A Pictish Stone in the National Museum of Scotland

We therefore arrived in Edinburgh after a busy day: after all five of us visited Jedburgh Abbey, I’d bussed back to Berwick with Queenie and Erithacus, those two to get on the train homewards, and I to collect the car. I then returned to Jedburgh to collect Vesper and Millicent before driving us all up to Edinburgh. As the Annal, our collaborative diary for the trip records, we were very tired, and grateful after three nights of camping for the amenities walls and a roof could provide:

Made it to Granny’s flat and collapsed on to sofas. Put washing on, went down to Tesco at Holy Corner to buy supper, had a well-deserved cup of tea, then had supper of pizza and garlic bread and a dessert of cheesecake and raspberries.

We stayed in Edinburgh for two nights, taking a full day in the city to have a rest before we continued on our walk. On that day, we had a leisurely start before epxloring the National Museum of Scotland together, then:

After parting ways – [Millicent] in order to visit his grandmother, Amrit and [Vesper in pursuit of food] – Amrit and [Vesper] made a detour into an impressive maze of a second-hand bookshop, home to delights such as a Star Trek section located between Politics and Medicine.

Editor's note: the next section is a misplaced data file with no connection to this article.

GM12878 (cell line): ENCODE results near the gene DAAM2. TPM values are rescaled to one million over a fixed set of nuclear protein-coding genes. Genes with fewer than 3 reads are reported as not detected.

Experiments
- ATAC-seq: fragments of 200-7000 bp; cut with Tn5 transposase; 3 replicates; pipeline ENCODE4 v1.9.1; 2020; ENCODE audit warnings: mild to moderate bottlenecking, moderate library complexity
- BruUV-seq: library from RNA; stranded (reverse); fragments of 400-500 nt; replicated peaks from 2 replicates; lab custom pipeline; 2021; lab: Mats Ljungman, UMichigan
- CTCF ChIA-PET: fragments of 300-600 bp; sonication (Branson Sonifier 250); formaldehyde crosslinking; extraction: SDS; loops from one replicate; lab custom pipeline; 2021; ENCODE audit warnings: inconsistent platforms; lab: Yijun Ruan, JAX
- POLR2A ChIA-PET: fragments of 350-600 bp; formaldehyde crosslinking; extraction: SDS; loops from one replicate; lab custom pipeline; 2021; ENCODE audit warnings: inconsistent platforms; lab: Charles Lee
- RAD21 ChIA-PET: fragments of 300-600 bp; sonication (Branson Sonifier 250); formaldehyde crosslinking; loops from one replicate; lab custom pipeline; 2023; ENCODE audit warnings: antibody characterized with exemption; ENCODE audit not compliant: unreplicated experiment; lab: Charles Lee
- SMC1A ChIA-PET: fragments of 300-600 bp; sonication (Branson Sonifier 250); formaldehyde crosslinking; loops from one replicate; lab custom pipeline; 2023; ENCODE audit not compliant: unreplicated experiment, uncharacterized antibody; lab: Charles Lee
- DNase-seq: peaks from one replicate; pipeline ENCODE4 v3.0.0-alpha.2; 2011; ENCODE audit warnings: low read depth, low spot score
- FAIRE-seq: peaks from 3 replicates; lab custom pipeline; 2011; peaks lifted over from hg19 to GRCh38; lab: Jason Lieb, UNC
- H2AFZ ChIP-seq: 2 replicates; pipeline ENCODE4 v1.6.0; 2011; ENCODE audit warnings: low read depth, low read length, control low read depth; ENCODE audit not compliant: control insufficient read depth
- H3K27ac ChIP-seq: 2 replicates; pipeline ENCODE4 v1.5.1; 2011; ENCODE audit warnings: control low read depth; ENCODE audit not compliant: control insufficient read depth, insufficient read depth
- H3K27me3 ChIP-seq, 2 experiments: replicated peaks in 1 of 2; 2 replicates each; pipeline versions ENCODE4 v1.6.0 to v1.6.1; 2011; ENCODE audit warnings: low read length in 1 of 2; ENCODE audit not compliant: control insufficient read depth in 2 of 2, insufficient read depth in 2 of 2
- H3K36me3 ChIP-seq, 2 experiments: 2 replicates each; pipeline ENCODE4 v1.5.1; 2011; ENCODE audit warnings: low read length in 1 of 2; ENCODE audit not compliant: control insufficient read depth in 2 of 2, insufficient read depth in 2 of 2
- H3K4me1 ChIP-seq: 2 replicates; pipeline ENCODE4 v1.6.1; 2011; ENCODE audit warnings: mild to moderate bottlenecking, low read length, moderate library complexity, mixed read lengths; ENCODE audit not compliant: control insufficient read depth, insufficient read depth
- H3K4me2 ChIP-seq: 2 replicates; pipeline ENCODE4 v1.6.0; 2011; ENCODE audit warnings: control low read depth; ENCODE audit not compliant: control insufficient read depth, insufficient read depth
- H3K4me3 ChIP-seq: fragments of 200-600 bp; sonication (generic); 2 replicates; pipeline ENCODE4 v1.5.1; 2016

It really was a fun bookshop! I also made use of the amenities of a city to restock on gas bottles for our little camp stove, before we departed the next morning to carry on with our walk.

As I said above, Edinburgh really is one of my favourite cities. Despite that, though, I’ve barely explored it – I’d love to take a walk up Arthur’s Seat, for example, and ride the trams. my friend Climbing Programmer has recently moved to Leith, to the north of central Edinburgh, so I’ll have to accept his hospitality some time for a visit!

[1] I always really liked the long coach journeys on school trips, just in that it was always nice being together with friends for a long time; people would start singing and falling asleep in odd places scattered around the coach and well, yes, I liked it, though few enough others did. A National Express coach, by comparison, had none of these charms, and I’m not sure I’d want to sleep in a footwell next to the feet of a stranger…